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DiffDog Reports for Service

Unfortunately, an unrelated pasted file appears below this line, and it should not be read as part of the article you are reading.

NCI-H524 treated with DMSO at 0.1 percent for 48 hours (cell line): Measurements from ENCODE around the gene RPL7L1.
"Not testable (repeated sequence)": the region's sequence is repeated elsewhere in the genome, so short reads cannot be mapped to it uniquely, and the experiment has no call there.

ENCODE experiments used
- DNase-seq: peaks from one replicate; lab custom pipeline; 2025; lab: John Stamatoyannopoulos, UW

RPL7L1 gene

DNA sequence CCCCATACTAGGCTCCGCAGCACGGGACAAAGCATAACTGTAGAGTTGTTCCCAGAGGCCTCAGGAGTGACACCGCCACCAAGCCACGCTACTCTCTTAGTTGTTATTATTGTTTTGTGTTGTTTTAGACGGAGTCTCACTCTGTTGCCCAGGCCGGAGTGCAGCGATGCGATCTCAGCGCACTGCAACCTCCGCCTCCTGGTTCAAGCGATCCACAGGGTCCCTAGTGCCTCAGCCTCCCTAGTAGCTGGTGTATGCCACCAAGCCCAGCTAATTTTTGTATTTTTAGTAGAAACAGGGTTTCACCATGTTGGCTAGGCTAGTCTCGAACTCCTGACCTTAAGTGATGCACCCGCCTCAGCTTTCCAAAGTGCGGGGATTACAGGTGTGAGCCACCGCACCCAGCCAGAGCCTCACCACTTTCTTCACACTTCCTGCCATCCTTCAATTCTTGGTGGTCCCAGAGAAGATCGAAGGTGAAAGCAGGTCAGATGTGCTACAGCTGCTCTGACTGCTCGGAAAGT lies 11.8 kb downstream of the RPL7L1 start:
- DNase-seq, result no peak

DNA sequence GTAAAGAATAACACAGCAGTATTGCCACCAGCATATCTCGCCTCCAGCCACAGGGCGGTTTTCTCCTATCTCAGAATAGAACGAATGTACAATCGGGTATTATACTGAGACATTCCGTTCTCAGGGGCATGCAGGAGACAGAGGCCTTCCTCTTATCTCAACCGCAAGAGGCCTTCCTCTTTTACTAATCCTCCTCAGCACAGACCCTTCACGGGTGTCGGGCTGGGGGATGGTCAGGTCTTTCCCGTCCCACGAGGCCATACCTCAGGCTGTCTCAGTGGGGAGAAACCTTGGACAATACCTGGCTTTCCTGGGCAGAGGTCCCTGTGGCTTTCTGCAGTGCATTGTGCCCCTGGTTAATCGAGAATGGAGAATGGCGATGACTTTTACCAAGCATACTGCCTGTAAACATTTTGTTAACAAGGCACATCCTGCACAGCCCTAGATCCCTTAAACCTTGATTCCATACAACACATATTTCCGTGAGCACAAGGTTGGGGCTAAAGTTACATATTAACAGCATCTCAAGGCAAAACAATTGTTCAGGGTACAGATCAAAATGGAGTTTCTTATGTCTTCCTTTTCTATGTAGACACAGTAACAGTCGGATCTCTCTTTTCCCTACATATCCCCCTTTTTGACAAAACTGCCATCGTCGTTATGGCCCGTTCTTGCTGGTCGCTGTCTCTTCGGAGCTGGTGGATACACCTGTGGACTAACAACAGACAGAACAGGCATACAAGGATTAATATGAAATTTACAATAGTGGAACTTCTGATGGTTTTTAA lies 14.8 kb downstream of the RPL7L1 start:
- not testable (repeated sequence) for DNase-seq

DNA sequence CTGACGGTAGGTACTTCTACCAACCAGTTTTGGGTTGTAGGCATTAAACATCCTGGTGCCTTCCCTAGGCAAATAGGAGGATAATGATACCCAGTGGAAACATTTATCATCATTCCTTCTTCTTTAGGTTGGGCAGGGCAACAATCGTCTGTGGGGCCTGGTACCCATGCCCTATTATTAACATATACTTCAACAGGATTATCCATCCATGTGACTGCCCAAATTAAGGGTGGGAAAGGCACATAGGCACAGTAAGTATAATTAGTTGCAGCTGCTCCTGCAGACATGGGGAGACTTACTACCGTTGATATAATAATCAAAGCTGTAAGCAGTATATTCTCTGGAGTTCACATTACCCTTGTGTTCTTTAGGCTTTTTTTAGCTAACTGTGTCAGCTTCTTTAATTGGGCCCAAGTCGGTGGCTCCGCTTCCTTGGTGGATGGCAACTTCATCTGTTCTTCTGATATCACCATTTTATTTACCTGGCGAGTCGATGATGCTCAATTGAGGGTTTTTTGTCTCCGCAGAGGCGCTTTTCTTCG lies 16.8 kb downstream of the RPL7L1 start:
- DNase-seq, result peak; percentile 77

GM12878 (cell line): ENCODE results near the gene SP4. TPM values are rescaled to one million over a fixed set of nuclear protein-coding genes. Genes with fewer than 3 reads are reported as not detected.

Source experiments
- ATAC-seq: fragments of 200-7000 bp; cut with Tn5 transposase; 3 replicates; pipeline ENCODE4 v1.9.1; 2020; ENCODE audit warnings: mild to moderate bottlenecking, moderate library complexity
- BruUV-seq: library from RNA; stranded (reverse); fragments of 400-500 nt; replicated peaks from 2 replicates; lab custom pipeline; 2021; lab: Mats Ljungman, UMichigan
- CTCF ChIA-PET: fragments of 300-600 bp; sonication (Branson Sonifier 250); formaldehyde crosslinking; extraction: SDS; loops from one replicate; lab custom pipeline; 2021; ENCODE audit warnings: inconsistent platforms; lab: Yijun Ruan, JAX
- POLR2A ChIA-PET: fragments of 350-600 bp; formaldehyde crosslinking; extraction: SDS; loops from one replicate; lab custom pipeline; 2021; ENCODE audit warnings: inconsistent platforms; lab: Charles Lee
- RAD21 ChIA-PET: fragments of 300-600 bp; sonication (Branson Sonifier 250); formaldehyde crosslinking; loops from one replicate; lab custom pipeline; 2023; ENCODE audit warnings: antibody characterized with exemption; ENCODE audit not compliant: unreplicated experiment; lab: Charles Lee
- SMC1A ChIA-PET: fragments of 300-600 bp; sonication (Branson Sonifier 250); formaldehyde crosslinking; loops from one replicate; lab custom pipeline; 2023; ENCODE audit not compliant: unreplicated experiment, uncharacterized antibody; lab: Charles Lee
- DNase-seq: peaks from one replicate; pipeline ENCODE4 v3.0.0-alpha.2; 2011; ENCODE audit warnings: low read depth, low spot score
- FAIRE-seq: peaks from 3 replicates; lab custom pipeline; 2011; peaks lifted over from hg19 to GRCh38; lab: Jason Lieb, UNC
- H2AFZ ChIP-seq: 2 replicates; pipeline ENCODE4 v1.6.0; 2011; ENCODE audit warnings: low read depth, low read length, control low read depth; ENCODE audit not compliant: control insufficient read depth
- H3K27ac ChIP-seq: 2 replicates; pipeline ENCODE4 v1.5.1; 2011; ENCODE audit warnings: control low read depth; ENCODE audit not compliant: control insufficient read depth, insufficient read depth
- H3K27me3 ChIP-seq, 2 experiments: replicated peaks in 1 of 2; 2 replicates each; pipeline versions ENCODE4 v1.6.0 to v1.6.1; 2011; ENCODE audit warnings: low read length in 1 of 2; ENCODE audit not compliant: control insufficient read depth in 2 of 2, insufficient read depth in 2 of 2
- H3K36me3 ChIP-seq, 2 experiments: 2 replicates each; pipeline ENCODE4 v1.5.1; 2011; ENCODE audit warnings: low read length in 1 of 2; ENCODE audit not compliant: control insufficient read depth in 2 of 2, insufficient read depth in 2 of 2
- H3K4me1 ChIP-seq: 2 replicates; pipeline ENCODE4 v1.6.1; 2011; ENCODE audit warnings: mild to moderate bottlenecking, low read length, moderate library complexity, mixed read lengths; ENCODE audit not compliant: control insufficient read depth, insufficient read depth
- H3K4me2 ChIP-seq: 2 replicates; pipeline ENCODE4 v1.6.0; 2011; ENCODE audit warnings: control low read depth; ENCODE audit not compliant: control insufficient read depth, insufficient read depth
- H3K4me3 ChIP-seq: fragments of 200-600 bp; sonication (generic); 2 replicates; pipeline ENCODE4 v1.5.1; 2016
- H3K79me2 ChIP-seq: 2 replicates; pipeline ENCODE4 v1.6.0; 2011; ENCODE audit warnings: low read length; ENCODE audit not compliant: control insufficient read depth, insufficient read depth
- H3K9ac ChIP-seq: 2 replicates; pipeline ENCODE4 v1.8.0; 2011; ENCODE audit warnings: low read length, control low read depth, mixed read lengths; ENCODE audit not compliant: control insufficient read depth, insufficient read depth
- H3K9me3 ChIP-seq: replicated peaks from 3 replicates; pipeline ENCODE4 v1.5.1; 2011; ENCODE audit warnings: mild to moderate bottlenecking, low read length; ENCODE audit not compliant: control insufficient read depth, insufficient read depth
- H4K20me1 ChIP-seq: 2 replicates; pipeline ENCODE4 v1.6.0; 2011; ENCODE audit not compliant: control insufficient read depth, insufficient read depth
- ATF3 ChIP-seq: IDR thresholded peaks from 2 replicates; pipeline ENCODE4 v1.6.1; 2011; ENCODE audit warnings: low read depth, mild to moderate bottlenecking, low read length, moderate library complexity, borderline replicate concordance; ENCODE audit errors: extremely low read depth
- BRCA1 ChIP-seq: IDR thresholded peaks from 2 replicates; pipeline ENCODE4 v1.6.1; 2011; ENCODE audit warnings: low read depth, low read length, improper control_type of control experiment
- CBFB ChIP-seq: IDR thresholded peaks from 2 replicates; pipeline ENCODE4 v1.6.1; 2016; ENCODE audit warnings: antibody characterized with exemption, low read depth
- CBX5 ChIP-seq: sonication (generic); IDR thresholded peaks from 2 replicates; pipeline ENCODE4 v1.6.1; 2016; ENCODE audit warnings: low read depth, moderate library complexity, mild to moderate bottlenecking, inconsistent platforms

A recent message on Twitter asked whether DiffDog can create a differences report. The short answer is yes! In addition to its renowned directory compare and merge, file compare and merge, database compare and merge, and XML diff merge functionality, Altova DiffDog can create differences reports for directory comparisons and for file comparisons. After you select the directories or files and the compare options you want to apply, you can create a report file by choosing Export differences from the DiffDog File menu. DiffDog Export differences menu option This opens a Save File dialog that lets you choose to create the diff report in text format or as an XML file. Text format reports follow the well-accepted Unix diff style. In the directory comparison example report below, the < character indicates a file that exists only on the left side, > indicates a file exists only on the right, and ! signifies file names that occur in both directories with unequal content. DiffDog directory report text format Report files in XML format are human-readable with descriptive element names and record the the comparison mode and the paths of the directories compared: DiffDog directory report XML format You can also use the DiffDog directory report functionality to create diff report files for comparisons of Zip archives or OOXML documents. Developers and other project stakeholders often want to keep a record of changes to source code files in a software project. DiffDog can create diff reports for all comparisons of text-based files, including source code files. DiffDog can even create detailed XML-aware reports for XML file comparisons. The illustration below shows two versions of a Java source code file: DiffDog file differences example If you read our earlier series on Reverse Engineering an Existing App with Altova UModel, you may recognize this code. Lines 8 and 9 on the left introduce a new class property called fee that is set to an initial value of 2. Here is the file compare report for the differences shown above in text format: DiffDog file differences text report And the XML version of the report for the same portion of the files: DiffDog file differences text report You can even execute DiffDog from a command line to create differences reports automatically. Here is an example of a short batch file that compares the same two directories from our GUI example and writes the output in XML in a file named diff_1.xml: DiffDog batch file The DiffDog Help system includes extensive documentation on all the command line options, including specific instructions on how to integrate DiffDog with 19 popular source control systems. If DiffDog report files get your tail wagging, don’t just Twitter about it! Click here to download a free 30-day trial of Altova DiffDog.